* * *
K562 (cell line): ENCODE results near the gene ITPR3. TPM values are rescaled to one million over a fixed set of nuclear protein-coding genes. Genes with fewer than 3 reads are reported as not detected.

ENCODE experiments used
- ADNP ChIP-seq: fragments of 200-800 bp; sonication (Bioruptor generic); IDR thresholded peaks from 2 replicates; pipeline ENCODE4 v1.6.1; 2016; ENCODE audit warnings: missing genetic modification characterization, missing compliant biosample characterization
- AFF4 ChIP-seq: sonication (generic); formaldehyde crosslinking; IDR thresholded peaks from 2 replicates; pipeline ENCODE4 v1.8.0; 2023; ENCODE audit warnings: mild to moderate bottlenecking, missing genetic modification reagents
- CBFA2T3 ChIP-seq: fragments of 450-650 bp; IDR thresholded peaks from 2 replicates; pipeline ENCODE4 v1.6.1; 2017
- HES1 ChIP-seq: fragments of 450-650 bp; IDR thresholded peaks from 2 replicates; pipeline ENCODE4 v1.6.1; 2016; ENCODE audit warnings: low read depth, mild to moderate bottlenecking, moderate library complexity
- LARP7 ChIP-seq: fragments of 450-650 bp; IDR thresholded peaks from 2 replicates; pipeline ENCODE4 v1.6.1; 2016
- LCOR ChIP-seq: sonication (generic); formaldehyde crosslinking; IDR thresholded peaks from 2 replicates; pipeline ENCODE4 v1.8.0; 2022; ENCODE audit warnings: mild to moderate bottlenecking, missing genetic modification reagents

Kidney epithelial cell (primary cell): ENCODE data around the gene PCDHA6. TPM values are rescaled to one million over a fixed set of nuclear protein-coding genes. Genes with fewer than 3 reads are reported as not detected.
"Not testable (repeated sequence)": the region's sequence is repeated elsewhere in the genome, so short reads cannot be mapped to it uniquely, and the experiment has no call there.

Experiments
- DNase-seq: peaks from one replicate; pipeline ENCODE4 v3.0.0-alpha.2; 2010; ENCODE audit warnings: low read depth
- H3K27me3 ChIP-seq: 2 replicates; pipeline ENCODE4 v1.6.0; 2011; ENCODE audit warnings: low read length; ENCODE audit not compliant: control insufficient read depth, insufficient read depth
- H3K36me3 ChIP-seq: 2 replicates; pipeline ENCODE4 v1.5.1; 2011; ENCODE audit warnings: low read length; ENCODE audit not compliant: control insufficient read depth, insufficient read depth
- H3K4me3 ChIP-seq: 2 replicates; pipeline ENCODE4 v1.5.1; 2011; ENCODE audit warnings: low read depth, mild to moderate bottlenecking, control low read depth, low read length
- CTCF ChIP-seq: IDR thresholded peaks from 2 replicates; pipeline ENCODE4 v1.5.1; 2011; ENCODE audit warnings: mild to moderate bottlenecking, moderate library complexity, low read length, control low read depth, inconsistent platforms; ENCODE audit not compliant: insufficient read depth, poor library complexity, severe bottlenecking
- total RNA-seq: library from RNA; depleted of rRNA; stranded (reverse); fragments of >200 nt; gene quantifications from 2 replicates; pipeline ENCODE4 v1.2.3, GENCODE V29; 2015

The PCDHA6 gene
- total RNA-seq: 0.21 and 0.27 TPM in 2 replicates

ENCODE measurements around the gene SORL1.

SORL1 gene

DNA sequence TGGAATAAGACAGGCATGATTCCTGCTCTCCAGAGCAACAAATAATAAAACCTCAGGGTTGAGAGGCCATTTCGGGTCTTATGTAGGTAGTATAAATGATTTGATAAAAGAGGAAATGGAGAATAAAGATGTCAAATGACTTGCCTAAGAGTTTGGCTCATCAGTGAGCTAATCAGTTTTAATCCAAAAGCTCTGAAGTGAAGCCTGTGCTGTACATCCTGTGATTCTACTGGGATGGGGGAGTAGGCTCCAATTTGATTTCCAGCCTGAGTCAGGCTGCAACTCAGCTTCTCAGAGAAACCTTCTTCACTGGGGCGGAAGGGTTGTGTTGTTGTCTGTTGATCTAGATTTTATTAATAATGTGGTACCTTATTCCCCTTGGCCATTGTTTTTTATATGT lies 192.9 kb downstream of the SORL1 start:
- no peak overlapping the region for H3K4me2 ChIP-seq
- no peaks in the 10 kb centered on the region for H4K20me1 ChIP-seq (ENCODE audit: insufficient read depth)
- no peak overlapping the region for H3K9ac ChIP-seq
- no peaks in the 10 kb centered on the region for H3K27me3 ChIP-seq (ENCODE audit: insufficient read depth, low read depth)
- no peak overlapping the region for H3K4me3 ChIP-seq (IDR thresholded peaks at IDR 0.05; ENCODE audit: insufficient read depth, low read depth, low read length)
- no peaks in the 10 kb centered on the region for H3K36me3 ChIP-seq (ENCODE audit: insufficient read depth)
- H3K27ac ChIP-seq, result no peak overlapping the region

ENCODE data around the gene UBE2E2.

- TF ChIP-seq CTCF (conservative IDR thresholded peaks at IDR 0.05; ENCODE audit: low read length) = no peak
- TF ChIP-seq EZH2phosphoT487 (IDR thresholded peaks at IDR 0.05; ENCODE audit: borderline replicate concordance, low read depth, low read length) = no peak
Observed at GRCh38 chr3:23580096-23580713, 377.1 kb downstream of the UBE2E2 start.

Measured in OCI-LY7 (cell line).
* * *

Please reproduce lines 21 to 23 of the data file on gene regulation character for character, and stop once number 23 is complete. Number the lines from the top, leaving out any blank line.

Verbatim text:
SORL1 gene

DNA sequence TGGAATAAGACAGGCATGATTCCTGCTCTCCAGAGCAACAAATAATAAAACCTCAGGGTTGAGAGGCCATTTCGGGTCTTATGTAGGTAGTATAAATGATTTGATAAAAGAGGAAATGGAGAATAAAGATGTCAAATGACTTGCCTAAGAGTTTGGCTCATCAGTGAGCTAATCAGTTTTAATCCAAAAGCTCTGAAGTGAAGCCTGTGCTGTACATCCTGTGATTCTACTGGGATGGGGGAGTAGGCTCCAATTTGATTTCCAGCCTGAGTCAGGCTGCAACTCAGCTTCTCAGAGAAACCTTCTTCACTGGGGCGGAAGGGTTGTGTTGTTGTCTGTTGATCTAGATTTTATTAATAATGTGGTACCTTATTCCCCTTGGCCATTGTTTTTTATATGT lies 192.9 kb downstream of the SORL1 start:
- no peak overlapping the region for H3K4me2 ChIP-seq